Tag Archives: side effects

On using psych meds

… that Sarah Silverman tweet got me thinking…

There’s so much info and support out there for people taking meds, but nothing for people who react badly to meds.

I’m not sure I ever really talked in detail about my struggles with psych meds.

I tried them briefly in college, but came off of them after a short time (can’t remember why, or how long I was actually on them). Then, 4-6 years later, I was convinced to try them again. It was against my better judgement, but my therapist at the time was adamant that I needed them. I wanted to trust that she had a less biased view of things than I did, and that she was more knowledgeable about it all than I was. I battled her about it for several sessions before I caved and agreed to try them once again.

I had trouble finding a psychiatrist I felt comfortable working with. I must have cycled through 5 or 6 before I found one who I felt listened & cared (read: didn’t try to push the same meds I reported as having not worked when I tried them; wasn’t cold or condescending; sat with me for more than 3 minutes before handing me a prescription). Sadly, she moved out of state after about 3 months, and my search began again.

I really don’t remember much of the details at this moment, but I do know at one point I was taking roughly 15 different meds up to 4 times a day. It started with one med, then another med to combat side effects, and another to augment the first, then another to help with side effects from the one helping with the original side effects, and so on.

The meds didn’t work for me. I kept getting more depressed, more anxious, and more suicidal. I cycled in and out of hospitals. Each time, they added meds, or switched them out, or increased doses, or all of the above. None seemed to help.

They started blaming me for complaining about the side effects. I was called willful and resistant to treatment. I was told I was being manipulative; that I didn’t actually want to be helped; that I was enjoying the depression; that I was not trying hard enough to get better. I was told I would never be able to live without medication; that I needed to accept it as a part of life… at one point, doctors told me that I would never be able to survive on my own because of my level of self-sabotage.

I was seriouslly depressed, constantly anxious, extremely impulsive, and actively suicidal 90% of the time, not to mention my mounting ptsd symptoms (an enormous difference from my demeanor when not on meds, but few people had seem me prior to starting them by this point. Even I was mostly convinced that I would certainly die without meds (which was honestly part of what prompted me wanting to stop them. At least if I managed to kill myself, the pain would end)).

During one of my last dozen hospitalizations, it was strongly suggested that I not be released back to my home, but rather permanently be sent to a residential facility, as I was an inherent danger to myself. The doctors were shocked that I had survived this long. Even less believable to them was that I had a successful life and career prior to my most recent hospitalizations. I had held down a full-time supervisory position, as well as 3 other part-time jobs up until that final year on meds. I would be hospitalized one week, then return to work as soon as I was released. I attended intensive therapy programs during first shift hours, and worked in the afternoons. I taught trauma informed care workshops. I attended professional trainings. I was very high functioning professionally even as I was crashing personally…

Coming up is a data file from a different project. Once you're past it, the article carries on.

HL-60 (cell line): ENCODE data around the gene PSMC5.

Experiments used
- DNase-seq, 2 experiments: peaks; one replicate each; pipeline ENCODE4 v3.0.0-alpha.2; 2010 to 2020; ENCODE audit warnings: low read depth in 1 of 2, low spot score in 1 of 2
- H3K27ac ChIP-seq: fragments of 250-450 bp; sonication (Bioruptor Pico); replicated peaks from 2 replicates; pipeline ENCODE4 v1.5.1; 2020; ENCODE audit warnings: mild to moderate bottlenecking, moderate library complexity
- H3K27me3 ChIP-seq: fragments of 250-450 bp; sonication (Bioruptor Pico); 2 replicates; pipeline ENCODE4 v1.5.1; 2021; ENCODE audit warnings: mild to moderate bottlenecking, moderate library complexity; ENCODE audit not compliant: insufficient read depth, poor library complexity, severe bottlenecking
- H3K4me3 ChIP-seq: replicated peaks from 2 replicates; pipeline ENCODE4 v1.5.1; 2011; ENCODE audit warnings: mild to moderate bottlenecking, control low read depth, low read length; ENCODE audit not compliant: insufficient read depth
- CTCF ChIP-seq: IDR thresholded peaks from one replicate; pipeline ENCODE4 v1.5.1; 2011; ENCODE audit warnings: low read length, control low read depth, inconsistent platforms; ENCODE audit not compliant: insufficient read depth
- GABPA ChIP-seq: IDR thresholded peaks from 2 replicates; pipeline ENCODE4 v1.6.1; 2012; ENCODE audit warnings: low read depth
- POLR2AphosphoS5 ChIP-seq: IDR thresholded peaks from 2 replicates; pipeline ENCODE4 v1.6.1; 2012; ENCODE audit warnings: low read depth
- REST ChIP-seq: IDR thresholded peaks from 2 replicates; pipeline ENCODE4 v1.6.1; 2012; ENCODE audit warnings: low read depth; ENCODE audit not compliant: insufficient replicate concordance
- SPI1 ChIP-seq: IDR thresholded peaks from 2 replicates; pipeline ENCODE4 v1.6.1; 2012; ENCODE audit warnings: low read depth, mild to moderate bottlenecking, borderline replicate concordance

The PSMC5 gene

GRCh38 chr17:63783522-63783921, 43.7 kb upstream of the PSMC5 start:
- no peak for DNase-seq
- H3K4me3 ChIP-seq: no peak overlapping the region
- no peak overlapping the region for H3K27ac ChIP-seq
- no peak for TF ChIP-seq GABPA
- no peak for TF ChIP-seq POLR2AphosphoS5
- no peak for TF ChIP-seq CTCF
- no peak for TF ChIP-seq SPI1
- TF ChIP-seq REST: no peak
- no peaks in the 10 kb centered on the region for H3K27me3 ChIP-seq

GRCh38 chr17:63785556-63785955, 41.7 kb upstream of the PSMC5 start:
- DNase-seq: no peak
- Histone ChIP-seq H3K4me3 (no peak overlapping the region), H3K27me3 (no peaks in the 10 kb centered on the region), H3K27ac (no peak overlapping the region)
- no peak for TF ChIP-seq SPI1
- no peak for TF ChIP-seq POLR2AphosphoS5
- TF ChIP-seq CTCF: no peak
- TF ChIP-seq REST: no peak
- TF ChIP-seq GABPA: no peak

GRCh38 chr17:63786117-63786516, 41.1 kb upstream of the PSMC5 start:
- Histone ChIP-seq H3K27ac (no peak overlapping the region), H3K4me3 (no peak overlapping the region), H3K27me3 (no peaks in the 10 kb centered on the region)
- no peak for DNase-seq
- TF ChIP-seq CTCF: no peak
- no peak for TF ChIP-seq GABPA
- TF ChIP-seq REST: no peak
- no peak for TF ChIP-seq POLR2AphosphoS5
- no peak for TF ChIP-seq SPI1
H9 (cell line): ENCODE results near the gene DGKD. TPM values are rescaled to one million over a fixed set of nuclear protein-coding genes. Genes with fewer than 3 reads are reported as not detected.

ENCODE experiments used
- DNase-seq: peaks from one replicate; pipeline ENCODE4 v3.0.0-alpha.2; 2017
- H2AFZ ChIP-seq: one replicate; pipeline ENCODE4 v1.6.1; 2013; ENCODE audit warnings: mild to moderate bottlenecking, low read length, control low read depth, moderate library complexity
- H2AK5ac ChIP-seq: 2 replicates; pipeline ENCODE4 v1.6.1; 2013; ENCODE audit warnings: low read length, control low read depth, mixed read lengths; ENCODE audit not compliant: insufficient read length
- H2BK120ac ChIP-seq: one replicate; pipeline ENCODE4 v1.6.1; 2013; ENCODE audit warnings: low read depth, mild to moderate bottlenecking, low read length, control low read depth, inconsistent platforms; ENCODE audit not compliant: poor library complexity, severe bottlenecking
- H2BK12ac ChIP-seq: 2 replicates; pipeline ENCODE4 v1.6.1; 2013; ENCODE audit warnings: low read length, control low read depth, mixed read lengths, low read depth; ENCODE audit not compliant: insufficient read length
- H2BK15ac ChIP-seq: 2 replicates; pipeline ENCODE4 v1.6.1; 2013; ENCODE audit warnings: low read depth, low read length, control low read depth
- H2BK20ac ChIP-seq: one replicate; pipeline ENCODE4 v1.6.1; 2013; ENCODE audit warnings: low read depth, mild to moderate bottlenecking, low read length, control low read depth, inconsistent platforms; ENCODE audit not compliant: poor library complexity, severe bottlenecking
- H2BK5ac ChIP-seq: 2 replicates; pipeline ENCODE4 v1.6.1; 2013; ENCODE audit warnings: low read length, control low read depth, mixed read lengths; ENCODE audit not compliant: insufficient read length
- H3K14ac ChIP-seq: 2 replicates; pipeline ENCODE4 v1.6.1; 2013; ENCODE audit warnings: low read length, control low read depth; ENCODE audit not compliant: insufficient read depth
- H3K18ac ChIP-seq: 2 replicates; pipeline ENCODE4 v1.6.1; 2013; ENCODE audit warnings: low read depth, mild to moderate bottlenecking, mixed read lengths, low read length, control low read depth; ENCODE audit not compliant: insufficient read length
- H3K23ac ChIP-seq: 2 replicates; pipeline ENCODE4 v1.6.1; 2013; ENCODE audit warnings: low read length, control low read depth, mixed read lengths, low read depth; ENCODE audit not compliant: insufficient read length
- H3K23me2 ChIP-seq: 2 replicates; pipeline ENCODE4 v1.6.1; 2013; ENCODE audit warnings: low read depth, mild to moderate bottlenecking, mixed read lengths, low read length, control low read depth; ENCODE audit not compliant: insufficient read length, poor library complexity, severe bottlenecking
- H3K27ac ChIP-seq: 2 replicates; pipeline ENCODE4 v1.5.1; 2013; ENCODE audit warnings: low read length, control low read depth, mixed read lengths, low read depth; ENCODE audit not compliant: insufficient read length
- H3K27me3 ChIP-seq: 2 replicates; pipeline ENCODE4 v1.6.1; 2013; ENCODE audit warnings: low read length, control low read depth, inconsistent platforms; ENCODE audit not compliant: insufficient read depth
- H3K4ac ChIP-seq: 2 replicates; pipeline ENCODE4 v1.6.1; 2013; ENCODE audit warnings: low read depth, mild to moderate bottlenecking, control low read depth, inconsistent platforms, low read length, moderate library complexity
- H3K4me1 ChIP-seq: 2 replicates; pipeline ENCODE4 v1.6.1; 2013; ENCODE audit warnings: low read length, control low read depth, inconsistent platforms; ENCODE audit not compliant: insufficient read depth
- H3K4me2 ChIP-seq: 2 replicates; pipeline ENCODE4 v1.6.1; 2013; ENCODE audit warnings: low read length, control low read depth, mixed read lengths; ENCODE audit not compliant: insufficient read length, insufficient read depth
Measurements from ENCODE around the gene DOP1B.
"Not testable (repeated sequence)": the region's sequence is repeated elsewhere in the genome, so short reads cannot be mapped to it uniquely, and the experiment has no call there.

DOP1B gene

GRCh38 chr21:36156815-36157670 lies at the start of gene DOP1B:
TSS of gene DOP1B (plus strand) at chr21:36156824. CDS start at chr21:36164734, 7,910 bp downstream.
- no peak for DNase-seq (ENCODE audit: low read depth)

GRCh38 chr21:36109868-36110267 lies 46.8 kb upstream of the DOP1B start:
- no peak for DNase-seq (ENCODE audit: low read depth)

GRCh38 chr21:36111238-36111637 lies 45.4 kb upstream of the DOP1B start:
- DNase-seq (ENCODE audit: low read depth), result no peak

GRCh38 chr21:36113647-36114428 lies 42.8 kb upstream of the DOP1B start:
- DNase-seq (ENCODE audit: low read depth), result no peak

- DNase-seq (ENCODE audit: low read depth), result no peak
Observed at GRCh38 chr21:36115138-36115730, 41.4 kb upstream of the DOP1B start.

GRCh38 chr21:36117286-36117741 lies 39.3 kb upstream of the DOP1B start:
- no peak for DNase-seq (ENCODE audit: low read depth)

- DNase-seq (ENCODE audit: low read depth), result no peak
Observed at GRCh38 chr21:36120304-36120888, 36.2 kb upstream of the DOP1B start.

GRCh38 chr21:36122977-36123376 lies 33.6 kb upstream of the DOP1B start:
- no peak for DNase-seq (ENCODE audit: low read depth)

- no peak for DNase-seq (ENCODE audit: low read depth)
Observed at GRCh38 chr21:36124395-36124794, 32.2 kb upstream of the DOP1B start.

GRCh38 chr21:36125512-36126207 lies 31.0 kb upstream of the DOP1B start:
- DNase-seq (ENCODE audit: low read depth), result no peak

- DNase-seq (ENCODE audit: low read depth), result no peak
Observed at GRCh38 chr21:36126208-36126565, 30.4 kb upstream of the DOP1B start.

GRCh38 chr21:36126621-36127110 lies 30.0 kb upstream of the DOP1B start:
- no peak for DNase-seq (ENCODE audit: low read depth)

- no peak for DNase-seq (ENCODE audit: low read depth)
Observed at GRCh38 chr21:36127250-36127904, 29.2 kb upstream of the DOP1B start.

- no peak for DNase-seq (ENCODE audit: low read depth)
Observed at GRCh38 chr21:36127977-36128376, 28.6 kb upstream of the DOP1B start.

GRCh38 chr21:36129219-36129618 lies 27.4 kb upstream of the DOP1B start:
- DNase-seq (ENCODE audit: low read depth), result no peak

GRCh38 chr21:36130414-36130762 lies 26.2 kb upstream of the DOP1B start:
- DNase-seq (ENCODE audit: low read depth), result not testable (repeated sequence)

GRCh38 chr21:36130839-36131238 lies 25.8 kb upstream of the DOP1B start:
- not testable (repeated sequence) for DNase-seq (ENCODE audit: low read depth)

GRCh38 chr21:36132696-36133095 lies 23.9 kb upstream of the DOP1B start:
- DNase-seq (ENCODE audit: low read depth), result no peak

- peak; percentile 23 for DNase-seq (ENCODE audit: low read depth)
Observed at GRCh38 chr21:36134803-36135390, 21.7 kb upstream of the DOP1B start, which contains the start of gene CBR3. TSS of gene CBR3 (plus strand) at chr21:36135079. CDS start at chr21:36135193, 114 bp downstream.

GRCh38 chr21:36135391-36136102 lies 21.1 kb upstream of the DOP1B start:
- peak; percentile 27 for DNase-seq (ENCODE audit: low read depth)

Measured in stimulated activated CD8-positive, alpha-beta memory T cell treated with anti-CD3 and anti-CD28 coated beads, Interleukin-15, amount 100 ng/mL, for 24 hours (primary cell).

I was lucky enough to have family and friends on my side backing my insistence to receive more intensive treatment (mind you, this was 4 years after I started meds, and roughly 40 hospitalizations in by that time). I knew I was metaphorically drowning. I knew the treatment I was getting wasn’t sufficient (most psych units, even in psych hospitals, don’t offer therapy so much as physical containment), but I did not totally know what might actually help. Dr C was a great resource. She helped me figure out that a specialized trauma program would likely be beneficial. She’d also advocated strongly with the doctors at the local hospital to send me to a more intensive program. Between her, my family, and my own insistence, I was finally admitted to a trauma clinic, The Center at PIW.

There, I finally found some meaningful & intensive help. Despite reading my recent history, the psychiatrist agreed to help me come off all the meds. By the time I left there 2 weeks later, I had tapered off most of the meds. Those last ones I was able to come off of with the help of the psychiatrist at the day program I attended following my discharge from The Center.

The first day back to the IOP, the staff commented that I was doing the best they had seen since I first attended there 4 years ago. They said I seemed clear-headed, articulate, calmer… they asked what changed. When I mentioned I was tapering off the last 2 meds, they seemed incredulous. After all, how could the person who was so debilitated for so long be better not taking the thing they believed was her biggest hope at normalcy? Initially, the psychiatrist was ready to refuse treatment because I was refusing to take medication again, but upon seeing how differently I presented, I was allowed to stay in the program. I was, however, requested not to mention that I was no longer taking any regular psych meds. They claimed it was to avoid compliance problems with other patients in the program. I guess I was seen as an oddity.

After my shortest time “completing” the program (3 weeks or so), I was deemed stable enough to graduate. I returned to only doing individual therapy & the trauma group with Dr C.